New York pizza is often used in sentences that are accompanied by words like “delicious” or “the best.” But what really makes New York pizza so good?
Some say it is the minerals in the city’s water supply while others argue that it is a placebo effect driven by confirmation bias and emotional reasoning. According to studies, the answer may lie somewhere in between.
Theory #1: Water
New York City has long held the reputation of having “soft water” which theoretically influences the quality of bread, bagels, and most notably; pizza. The vast majority of city’s water comes from either the Delaware or Catskill watersheds and is then transferred to the Hillview Reservoir for chemical treatment and ph balance. From there it travels through a nearly 7,000 mile nexus of pipes (mostly iron & steel) to finally reach city residents after its 3-12 month journey. Whether exaggerated or not, NYC is said to have the champagne of tap water and the 2nd softest water in the country (behind only Boston). Its reputation doesn’t seem to be dissolving any time soon.
Is NYC’s water supply conducive to superior pizza dough? The answer according to Serious Eats is not really. The NY water theory states that the water’s mineral content (measured by PPM) lends itself to fresher crust but a study performed by Serious Eats appears to disprove it. Several other variables were found to have a greater influence over the perceived quality of the pizza. The results showed that crispiness was the prominent factor in determining pizza quality but that water was not directly responsible for achieving peak crispiness. Despite the in-depth look at this theory, the sample size was not large enough to be considered definitive either way.
Theory #2: Confirmation Bias
For New Yorkers, pizza quality is a subject held near and dear to their hearts. Not unlike their beloved Yankees, residents are going to have a superiority complex about their culinary excellence. Having been renowned for their pizza for so long, New Yorkers may have developed a subconscious superiority complex from this long standing belief. The aesthetics of the city might also facilitate this perception with the backdrop of the pizza experience being enhanced by an almost cliche environment. Much of the city’s culture has been connected to pizzerias. The presence of generational italian restaurants has made its way into the plot lines of iconic New York films like Spike Lee’s Do The Right Thing
Many transients push back against this theory having recognized a noticeable increase in New York pizza quality — even when their allegiance is to another city. Back in the late 90’s, New York Pizza was an unrivaled champion of pizza. However, recent polls (within the past 5 years) suggest the tide may be turning. New York City is no longer universally recognized as having the top slices in the country… at least according to some anonymous polls. The problem in concluding on this theory (either way) is that the subconscious can work in ways that are not quantifiable. Relying only on the subjective lens of an individual is far from an ideal method but in the case of pizza quality, it may play some role.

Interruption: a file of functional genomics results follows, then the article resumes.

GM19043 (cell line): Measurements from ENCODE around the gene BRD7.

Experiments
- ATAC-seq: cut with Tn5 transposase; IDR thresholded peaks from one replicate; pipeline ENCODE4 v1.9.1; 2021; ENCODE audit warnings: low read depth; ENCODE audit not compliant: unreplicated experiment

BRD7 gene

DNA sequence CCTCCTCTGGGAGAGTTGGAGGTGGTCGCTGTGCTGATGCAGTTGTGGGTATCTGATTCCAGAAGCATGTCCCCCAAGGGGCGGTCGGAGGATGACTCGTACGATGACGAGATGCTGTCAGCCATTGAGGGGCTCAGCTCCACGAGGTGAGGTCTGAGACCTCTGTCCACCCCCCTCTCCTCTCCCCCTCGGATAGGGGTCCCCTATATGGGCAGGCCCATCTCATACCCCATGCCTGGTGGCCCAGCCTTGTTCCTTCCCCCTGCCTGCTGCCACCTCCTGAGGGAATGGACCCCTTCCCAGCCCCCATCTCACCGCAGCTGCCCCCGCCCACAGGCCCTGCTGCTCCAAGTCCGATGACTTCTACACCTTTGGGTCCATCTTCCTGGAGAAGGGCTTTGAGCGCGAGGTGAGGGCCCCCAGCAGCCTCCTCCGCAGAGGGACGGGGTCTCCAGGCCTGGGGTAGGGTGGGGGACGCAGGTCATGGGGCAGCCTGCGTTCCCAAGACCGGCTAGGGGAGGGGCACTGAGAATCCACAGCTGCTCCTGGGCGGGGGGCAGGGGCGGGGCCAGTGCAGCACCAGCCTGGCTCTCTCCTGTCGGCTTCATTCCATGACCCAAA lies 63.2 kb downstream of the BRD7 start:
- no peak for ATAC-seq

Theory #3: Tradition, Skill, & Expertise
When looking for reasons why a city’s pizza quality is superior to others, the most sensible place to look is at the people making it. New York City has a great tradition of pizzerias many of which have been passed down from generations prior… along with the techniques that helped popularize them. As is the case with any craft, perfecting it becomes easier when you’ve been around it your whole life. Understanding the subtleties of pie making, from fermentation to blending ingredients, is an art, a craft, and an indisputable skill. Many of the city’s top pie makers have lineage that traces back to the early 1900’s… when the city first started tapping its water from the Catskills. It’s not surprising to learn they have honed their craft well over time.
If it is only about tradition, skill, and expertise, a New York native would have no problem packing up and bringing his or her pizza making excellence to a different city, right? Yes and no. There are countless New Yorkers who have opened up shop in different parts of the country but to varying degrees of success. Many find that those who stayed within the tri-state region (NY, NJ, CT) have retained a higher quality than those who’ve migrated South or West. In some cases, pizzerias with roots in New York City have expanded into nationwide chains… including
into California, Louisiana and Texas. The most notable example of this is Grimaldi’s. Does every Grimaldi’s location have the same quality of pizza? No. And that goes back to who’s making it.
New York pizza is great for several reasons. The most likely factor in its greatness is the individuals who are making the pies themselves… especially their tradition, lineage, and long-honed craft. Still, there’s strong indicators that the quality is further enhanced by the water supply in the city. Although no one has been able to prove these factors as indisputable truths, the evidence suggests that they are at the very least; possible. As for the aesthetics of the city and the confirmation bias of those within it, the jury is still out. Your best chance at conclusive evidence will be to travel to NYC yourself and order a couple of slices on a summer afternoon.